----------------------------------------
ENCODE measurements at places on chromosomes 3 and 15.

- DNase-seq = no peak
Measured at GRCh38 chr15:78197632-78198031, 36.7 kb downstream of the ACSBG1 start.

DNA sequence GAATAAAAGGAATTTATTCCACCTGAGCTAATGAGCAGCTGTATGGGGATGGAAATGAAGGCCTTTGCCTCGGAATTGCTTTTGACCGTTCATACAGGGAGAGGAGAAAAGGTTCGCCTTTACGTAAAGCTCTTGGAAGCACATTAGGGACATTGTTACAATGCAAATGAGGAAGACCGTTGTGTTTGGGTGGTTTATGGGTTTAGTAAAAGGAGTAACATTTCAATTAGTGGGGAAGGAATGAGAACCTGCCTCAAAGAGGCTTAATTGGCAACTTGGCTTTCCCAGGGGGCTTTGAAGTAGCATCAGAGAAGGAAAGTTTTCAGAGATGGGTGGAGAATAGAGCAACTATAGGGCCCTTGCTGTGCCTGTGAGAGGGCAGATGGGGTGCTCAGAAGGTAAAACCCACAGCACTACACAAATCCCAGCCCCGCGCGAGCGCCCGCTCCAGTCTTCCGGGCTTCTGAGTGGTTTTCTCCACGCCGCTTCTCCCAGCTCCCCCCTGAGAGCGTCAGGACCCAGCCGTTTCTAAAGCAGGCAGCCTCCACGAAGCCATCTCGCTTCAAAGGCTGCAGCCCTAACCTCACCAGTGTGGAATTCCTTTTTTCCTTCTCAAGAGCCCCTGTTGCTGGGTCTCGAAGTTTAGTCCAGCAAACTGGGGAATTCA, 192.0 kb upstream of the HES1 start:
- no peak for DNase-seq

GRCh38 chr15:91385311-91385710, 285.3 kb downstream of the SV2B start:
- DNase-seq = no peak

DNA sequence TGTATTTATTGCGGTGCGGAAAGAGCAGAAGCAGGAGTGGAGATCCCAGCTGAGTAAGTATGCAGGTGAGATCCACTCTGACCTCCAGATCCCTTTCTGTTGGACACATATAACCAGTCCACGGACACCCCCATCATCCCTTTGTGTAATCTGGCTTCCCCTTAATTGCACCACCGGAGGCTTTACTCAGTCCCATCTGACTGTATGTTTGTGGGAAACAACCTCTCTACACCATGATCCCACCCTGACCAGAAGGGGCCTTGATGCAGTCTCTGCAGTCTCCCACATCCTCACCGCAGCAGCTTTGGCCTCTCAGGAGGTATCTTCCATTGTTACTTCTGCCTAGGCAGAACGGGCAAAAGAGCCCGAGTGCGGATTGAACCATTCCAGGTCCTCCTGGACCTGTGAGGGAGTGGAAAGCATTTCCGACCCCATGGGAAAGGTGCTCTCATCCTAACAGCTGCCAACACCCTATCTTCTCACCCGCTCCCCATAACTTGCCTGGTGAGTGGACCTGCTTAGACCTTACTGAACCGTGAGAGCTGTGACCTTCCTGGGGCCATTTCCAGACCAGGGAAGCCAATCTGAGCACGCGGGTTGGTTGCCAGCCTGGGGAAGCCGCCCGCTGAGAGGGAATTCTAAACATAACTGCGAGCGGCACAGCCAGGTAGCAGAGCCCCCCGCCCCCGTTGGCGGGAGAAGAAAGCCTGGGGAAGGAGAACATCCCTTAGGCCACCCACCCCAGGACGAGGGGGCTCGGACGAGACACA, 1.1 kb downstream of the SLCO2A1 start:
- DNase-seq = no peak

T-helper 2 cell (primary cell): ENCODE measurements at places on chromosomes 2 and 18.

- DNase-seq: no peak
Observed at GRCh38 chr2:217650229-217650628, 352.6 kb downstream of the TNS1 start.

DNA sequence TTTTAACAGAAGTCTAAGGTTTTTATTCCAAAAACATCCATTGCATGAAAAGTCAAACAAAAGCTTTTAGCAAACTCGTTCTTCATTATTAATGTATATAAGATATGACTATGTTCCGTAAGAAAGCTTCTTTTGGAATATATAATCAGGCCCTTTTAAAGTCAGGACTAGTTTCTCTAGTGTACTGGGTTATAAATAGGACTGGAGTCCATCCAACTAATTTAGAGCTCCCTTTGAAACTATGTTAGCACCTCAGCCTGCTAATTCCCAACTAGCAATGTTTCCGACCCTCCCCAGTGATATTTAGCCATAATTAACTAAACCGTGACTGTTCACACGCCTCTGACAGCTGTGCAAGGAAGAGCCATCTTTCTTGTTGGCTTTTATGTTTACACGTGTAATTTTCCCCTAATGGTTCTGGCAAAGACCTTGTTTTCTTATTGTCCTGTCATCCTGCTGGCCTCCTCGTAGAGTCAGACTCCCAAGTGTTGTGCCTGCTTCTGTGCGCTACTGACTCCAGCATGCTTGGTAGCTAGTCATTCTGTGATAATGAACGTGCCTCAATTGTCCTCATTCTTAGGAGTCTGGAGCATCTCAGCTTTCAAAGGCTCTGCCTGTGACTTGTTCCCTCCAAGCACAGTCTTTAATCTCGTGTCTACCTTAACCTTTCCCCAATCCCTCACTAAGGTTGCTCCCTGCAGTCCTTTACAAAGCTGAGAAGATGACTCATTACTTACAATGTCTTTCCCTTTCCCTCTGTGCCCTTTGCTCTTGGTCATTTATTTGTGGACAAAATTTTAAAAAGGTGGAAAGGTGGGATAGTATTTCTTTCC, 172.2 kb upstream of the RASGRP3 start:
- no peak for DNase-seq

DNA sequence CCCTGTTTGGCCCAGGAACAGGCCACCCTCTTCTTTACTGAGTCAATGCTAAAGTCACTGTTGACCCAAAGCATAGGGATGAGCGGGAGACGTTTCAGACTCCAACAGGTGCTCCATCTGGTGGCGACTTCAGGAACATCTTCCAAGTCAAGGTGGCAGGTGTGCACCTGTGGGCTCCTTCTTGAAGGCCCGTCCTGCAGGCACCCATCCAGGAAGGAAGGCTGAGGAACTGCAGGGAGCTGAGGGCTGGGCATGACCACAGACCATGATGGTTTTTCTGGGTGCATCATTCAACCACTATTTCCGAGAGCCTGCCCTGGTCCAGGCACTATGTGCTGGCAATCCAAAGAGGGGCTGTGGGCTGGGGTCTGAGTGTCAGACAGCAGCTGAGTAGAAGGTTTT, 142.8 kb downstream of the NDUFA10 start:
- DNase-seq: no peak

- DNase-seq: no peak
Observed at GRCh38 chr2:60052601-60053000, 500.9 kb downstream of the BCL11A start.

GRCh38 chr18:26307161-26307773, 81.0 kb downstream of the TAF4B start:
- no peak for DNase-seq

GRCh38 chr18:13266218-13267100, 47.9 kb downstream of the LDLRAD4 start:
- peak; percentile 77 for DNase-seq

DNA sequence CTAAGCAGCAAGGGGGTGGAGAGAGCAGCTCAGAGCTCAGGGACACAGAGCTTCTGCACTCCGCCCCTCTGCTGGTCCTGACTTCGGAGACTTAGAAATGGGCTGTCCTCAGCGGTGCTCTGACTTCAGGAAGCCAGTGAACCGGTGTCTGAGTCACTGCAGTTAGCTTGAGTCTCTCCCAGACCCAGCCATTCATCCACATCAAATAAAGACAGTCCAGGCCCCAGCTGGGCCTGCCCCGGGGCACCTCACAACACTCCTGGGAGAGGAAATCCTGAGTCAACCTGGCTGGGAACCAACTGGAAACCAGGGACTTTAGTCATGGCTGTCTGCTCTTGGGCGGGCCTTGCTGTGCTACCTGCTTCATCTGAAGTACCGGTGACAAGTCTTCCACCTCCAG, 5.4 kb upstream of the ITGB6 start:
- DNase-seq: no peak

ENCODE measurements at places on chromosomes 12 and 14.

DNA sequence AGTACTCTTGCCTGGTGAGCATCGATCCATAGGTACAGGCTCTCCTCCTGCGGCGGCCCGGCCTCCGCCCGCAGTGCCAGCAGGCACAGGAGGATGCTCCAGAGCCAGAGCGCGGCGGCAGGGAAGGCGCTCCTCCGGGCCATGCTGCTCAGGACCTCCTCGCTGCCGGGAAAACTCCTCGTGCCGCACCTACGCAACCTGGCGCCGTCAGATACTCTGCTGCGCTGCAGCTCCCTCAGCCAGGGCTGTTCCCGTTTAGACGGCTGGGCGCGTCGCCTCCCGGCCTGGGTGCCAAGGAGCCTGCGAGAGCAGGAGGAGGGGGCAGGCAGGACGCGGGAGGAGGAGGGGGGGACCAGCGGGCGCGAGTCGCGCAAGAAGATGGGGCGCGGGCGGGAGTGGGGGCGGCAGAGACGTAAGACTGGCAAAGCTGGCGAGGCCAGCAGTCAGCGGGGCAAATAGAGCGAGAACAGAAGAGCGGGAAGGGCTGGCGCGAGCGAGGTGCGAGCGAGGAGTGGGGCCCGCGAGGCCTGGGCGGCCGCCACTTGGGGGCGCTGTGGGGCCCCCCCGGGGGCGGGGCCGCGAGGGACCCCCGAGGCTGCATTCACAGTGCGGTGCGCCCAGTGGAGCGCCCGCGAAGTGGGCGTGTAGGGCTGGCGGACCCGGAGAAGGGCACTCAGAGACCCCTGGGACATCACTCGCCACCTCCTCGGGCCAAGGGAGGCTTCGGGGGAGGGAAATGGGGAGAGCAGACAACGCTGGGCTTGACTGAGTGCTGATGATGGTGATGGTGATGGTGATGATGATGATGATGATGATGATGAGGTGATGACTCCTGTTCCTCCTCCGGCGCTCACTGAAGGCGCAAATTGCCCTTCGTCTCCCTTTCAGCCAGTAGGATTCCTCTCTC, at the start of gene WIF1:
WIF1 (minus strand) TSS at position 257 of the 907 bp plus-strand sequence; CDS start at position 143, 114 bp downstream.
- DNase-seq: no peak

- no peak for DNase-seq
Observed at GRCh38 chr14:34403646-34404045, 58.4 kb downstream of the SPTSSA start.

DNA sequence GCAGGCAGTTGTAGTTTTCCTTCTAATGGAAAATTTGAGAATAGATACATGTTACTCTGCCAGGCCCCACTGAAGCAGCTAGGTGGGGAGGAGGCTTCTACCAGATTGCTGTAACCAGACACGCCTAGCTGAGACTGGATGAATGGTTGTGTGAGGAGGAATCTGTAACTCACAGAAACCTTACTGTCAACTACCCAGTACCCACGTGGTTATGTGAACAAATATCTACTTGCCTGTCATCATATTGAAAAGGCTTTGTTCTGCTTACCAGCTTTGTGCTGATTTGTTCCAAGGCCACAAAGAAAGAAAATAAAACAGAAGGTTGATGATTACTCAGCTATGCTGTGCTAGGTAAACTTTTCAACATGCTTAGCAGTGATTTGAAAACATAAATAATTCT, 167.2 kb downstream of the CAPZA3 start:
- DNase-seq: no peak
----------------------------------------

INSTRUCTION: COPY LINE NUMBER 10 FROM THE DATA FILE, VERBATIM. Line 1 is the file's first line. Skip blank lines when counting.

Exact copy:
T-helper 2 cell (primary cell): ENCODE measurements at places on chromosomes 2 and 18.